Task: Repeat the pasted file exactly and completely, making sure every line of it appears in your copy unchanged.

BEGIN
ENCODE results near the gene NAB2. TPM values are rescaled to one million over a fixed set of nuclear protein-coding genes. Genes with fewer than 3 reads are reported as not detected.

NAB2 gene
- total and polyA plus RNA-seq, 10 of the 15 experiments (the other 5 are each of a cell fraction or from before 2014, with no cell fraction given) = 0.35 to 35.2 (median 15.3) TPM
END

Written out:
ENCODE results near the gene NAB2. TPM values are rescaled to one million over a fixed set of nuclear protein-coding genes. Genes with fewer than 3 reads are reported as not detected.

NAB2 gene
- total and polyA plus RNA-seq, 10 of the 15 experiments (the other 5 are each of a cell fraction or from before 2014, with no cell fraction given) = 0.35 to 35.2 (median 15.3) TPM